Earthly Delights

The English came late to gardening, but they have more than made up for it.

Moseley Old Hall and its knot garden, Staffordshire. Alamy.

During lockdown, many people, at least those fortunate enough to have access to some kind of outside space, found solace in gardening. Germans refer to gardening as the ‘English art’ and it is telling that the nation’s garden centres were among the first institutions to re-open to the public. And yet the English were relatively late to their art form. In the middle of the 16th century, the Italians and French were the masters of garden design, horticulture was the domain of the Dutch, while Spain and Portugal, with their vast overseas territories, were entranced by the exotic plants brought back to Iberia. A century on, things had changed, as the historian Margaret Willes points out. Charles II had inherited a powerful navy and possessed lands in the Americas and the Caribbean that provided exotic plants – he was obsessed by the pineapple – which prospered in a temperate climate ideal for cultivation, especially when supplemented by the enormous advances in knowledge made possible by the likes of the Society for Improving of Natural Knowledge, or the Royal Society. By 1664, John Evelyn, having travelled the Continent, could compare England’s diversity of people with the variety of its flowers, ‘transplanted into our British elysium’.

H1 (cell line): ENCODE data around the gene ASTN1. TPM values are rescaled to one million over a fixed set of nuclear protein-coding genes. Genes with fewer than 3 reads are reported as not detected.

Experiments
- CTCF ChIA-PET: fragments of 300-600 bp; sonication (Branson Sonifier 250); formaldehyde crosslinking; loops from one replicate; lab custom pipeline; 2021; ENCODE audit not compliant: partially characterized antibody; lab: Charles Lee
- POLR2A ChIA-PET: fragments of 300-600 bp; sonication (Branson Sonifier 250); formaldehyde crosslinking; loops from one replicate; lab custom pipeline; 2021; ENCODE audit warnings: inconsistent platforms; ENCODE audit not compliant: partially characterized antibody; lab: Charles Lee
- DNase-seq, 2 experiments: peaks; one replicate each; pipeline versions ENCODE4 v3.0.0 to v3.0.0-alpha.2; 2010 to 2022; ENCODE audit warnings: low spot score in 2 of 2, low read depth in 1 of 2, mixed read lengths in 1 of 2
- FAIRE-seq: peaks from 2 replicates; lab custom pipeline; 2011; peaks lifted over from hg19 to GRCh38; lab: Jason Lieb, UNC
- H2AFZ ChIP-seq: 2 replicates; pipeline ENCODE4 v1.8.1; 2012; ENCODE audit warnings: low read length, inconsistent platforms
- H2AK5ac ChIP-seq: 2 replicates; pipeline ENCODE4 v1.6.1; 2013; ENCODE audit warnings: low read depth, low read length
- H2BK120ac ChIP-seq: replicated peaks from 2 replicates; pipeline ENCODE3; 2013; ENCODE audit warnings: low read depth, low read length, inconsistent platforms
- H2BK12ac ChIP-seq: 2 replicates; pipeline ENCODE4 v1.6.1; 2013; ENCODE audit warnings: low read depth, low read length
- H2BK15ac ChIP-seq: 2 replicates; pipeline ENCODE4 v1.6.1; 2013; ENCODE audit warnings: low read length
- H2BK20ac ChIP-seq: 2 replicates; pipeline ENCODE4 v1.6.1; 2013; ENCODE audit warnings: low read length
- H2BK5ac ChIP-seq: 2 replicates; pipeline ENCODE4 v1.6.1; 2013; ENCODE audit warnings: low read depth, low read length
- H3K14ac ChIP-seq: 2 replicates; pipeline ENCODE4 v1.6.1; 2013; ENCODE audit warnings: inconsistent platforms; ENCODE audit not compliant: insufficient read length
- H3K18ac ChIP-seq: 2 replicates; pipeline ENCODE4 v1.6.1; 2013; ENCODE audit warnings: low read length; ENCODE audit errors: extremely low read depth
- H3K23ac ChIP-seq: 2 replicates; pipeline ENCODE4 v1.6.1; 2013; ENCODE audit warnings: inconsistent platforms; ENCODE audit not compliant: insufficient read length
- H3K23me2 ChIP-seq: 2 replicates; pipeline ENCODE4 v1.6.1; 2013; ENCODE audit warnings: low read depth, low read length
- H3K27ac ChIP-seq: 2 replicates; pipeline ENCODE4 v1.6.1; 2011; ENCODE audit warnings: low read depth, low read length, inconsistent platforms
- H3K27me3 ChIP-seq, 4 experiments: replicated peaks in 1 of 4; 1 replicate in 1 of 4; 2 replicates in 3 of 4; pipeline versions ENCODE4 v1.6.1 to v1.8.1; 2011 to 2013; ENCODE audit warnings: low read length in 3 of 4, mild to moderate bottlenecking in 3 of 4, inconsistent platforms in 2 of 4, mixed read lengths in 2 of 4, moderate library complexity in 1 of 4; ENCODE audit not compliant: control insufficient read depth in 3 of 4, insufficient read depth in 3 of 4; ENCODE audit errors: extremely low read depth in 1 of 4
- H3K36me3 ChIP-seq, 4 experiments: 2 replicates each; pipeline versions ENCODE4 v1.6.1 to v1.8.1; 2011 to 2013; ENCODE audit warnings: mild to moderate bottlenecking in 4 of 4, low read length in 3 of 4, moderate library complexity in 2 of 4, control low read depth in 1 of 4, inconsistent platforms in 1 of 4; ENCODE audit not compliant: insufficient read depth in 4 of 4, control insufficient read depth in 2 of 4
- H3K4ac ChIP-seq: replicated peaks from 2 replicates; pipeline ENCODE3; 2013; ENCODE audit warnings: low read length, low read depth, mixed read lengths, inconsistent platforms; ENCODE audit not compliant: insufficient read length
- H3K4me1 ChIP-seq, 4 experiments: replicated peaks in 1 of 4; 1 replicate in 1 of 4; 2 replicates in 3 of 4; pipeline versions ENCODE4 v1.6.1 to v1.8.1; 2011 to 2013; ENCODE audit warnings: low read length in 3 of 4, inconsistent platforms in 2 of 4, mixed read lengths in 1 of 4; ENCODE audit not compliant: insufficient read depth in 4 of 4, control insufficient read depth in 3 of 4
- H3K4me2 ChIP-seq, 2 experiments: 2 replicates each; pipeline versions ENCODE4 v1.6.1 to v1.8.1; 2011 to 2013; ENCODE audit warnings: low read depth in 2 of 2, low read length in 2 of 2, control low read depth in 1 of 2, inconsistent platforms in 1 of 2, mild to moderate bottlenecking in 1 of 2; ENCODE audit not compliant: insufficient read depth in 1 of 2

Sadly, few of the gardens typical of the Tudor and Stuart period survive. The enduring image of the English garden now is that of the 18th century, the landscapes of Capability Brown and his contemporaries: a grand house with extensive grounds, paid for by Empire and the Industrial Revolution. But there are echoes still of those earlier enterprises.

Newspapers are full of articles about where to go when normality returns. But arcadia is often close to hand. Walter Stonehouse, a Yorkshire vicar, made designs for his rectory garden that are now held in Magdalen College, Oxford, where he was a fellow. They inspired the Stuart gardens at Moseley Old Hall, a National Trust property just north of Wolverhampton, one of Charles II’s hideouts when he fled the Battle of Worcester. A place of quiet abundance, it will be among the first places I’ll visit.

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